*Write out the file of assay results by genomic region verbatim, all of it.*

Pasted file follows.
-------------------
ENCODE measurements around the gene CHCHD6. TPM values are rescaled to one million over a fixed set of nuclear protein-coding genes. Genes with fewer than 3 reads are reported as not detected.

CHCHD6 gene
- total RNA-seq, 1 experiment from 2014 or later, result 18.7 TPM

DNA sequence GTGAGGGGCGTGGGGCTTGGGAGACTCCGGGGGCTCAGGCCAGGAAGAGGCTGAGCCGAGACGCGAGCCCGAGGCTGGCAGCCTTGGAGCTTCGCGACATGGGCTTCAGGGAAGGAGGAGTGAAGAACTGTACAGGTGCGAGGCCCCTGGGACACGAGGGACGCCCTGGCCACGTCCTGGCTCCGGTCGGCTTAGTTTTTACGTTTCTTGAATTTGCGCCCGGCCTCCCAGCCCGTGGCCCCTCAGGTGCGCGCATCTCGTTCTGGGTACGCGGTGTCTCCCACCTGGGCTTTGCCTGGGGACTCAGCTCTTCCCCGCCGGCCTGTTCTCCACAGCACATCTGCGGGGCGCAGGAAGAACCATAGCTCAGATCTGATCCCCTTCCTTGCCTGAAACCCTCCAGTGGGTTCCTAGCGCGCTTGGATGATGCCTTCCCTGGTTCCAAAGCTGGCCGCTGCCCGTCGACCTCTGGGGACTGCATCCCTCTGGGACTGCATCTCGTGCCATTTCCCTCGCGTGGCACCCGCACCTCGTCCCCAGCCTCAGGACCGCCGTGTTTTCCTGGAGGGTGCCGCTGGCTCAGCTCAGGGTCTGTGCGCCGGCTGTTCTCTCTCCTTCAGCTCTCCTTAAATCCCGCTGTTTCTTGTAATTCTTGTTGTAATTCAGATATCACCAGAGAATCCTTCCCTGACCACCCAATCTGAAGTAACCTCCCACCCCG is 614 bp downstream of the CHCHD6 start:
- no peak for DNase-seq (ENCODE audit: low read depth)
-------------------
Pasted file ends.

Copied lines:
ENCODE measurements around the gene CHCHD6. TPM values are rescaled to one million over a fixed set of nuclear protein-coding genes. Genes with fewer than 3 reads are reported as not detected.

CHCHD6 gene
- total RNA-seq, 1 experiment from 2014 or later, result 18.7 TPM

DNA sequence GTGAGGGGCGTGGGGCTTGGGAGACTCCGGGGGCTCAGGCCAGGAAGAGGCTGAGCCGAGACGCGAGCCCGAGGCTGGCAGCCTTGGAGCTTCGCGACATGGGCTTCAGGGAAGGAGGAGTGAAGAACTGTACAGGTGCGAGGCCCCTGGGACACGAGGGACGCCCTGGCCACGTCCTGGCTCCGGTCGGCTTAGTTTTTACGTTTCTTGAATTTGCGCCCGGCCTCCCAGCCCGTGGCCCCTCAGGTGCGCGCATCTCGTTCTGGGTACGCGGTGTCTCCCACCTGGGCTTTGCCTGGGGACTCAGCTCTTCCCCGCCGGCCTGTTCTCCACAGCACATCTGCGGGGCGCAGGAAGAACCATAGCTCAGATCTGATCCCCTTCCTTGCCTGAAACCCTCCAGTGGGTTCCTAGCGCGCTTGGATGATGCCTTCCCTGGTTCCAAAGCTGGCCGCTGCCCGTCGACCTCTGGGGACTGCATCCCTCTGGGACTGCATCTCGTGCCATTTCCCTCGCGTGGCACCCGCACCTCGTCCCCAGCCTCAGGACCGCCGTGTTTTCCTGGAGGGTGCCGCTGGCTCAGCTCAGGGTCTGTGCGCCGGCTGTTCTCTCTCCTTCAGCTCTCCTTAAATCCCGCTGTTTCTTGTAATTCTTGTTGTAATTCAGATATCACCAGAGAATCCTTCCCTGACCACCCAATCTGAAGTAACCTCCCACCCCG is 614 bp downstream of the CHCHD6 start:
- no peak for DNase-seq (ENCODE audit: low read depth)